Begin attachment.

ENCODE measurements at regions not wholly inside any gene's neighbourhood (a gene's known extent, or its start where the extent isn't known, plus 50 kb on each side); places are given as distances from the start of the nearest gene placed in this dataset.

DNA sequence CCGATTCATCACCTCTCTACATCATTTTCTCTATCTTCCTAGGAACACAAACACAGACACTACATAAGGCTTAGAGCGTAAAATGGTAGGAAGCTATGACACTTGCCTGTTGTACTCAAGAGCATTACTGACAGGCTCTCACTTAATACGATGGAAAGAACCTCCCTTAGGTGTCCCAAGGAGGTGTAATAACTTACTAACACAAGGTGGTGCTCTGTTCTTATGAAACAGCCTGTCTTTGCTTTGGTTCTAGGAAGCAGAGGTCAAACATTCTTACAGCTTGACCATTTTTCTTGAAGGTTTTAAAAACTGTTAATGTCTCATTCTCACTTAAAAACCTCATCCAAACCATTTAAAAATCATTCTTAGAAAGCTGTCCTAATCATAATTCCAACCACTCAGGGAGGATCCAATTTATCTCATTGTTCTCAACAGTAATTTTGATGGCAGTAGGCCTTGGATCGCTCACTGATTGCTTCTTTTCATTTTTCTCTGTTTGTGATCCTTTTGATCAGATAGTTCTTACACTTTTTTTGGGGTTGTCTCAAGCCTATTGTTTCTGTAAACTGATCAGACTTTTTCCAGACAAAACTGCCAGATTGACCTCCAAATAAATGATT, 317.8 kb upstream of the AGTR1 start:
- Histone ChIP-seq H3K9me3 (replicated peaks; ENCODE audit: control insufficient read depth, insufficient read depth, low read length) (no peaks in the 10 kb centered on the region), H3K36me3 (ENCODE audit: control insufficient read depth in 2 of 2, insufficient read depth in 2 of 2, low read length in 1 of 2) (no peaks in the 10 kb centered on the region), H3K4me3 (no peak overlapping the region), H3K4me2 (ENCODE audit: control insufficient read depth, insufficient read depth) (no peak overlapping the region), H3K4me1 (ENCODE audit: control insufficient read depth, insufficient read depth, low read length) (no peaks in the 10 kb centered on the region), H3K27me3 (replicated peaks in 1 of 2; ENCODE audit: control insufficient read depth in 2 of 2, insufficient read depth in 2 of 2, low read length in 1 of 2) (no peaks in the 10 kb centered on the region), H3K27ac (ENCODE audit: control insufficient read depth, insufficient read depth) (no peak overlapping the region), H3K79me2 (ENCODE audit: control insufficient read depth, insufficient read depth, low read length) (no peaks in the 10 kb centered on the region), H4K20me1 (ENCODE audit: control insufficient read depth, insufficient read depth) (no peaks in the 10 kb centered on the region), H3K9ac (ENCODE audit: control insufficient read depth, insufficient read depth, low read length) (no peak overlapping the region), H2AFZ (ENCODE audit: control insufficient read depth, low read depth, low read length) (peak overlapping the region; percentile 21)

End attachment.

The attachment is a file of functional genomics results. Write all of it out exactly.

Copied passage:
ENCODE measurements at regions not wholly inside any gene's neighbourhood (a gene's known extent, or its start where the extent isn't known, plus 50 kb on each side); places are given as distances from the start of the nearest gene placed in this dataset.

DNA sequence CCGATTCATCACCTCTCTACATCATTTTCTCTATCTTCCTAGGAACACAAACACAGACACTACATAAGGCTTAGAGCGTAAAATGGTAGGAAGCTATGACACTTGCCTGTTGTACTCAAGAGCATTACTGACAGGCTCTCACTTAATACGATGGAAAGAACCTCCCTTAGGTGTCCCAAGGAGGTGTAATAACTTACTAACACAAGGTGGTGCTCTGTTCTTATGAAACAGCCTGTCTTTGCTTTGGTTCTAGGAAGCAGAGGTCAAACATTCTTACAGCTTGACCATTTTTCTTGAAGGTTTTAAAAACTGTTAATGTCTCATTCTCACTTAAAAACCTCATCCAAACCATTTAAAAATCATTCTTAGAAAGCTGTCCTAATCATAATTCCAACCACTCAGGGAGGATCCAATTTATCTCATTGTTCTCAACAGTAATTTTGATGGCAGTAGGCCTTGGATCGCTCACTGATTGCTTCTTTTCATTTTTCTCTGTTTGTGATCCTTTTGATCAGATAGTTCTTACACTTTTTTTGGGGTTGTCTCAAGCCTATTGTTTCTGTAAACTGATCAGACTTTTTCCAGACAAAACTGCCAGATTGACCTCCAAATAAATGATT, 317.8 kb upstream of the AGTR1 start:
- Histone ChIP-seq H3K9me3 (replicated peaks; ENCODE audit: control insufficient read depth, insufficient read depth, low read length) (no peaks in the 10 kb centered on the region), H3K36me3 (ENCODE audit: control insufficient read depth in 2 of 2, insufficient read depth in 2 of 2, low read length in 1 of 2) (no peaks in the 10 kb centered on the region), H3K4me3 (no peak overlapping the region), H3K4me2 (ENCODE audit: control insufficient read depth, insufficient read depth) (no peak overlapping the region), H3K4me1 (ENCODE audit: control insufficient read depth, insufficient read depth, low read length) (no peaks in the 10 kb centered on the region), H3K27me3 (replicated peaks in 1 of 2; ENCODE audit: control insufficient read depth in 2 of 2, insufficient read depth in 2 of 2, low read length in 1 of 2) (no peaks in the 10 kb centered on the region), H3K27ac (ENCODE audit: control insufficient read depth, insufficient read depth) (no peak overlapping the region), H3K79me2 (ENCODE audit: control insufficient read depth, insufficient read depth, low read length) (no peaks in the 10 kb centered on the region), H4K20me1 (ENCODE audit: control insufficient read depth, insufficient read depth) (no peaks in the 10 kb centered on the region), H3K9ac (ENCODE audit: control insufficient read depth, insufficient read depth, low read length) (no peak overlapping the region), H2AFZ (ENCODE audit: control insufficient read depth, low read depth, low read length) (peak overlapping the region; percentile 21)